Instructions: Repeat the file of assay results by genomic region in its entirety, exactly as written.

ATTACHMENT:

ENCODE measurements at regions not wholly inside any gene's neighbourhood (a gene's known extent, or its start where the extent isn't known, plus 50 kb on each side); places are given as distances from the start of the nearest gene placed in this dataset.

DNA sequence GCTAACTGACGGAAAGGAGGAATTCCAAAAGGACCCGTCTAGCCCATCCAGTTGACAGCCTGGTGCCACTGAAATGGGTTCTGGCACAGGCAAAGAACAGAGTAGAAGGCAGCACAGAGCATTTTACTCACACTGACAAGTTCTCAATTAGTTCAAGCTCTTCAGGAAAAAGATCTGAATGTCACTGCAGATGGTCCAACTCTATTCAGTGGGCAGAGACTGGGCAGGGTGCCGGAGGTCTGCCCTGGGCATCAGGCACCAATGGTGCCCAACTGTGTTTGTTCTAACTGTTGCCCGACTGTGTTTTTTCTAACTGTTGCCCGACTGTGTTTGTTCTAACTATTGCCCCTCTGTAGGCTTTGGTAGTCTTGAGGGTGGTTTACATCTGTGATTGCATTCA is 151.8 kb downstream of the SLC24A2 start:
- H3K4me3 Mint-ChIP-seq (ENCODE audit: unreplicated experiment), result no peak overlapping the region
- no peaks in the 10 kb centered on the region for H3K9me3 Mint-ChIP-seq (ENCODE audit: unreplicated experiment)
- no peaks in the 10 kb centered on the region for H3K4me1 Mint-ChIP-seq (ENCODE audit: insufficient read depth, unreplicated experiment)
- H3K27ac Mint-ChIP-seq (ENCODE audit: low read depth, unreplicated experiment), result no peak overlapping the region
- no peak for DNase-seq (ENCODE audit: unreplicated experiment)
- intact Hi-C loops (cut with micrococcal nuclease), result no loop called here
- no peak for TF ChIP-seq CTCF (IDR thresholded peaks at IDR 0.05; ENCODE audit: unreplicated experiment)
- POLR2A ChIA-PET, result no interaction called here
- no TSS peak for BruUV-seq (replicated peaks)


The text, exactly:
ENCODE measurements at regions not wholly inside any gene's neighbourhood (a gene's known extent, or its start where the extent isn't known, plus 50 kb on each side); places are given as distances from the start of the nearest gene placed in this dataset.

DNA sequence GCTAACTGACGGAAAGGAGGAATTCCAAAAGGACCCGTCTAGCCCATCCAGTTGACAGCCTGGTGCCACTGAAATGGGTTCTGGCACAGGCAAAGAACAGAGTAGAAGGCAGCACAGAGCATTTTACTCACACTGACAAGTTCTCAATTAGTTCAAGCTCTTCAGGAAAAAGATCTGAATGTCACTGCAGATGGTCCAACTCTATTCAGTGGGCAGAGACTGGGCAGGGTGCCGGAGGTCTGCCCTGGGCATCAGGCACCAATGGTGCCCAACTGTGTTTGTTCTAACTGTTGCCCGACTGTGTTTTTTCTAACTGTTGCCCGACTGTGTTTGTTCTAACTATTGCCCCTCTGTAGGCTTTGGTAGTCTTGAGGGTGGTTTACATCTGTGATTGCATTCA is 151.8 kb downstream of the SLC24A2 start:
- H3K4me3 Mint-ChIP-seq (ENCODE audit: unreplicated experiment), result no peak overlapping the region
- no peaks in the 10 kb centered on the region for H3K9me3 Mint-ChIP-seq (ENCODE audit: unreplicated experiment)
- no peaks in the 10 kb centered on the region for H3K4me1 Mint-ChIP-seq (ENCODE audit: insufficient read depth, unreplicated experiment)
- H3K27ac Mint-ChIP-seq (ENCODE audit: low read depth, unreplicated experiment), result no peak overlapping the region
- no peak for DNase-seq (ENCODE audit: unreplicated experiment)
- intact Hi-C loops (cut with micrococcal nuclease), result no loop called here
- no peak for TF ChIP-seq CTCF (IDR thresholded peaks at IDR 0.05; ENCODE audit: unreplicated experiment)
- POLR2A ChIA-PET, result no interaction called here
- no TSS peak for BruUV-seq (replicated peaks)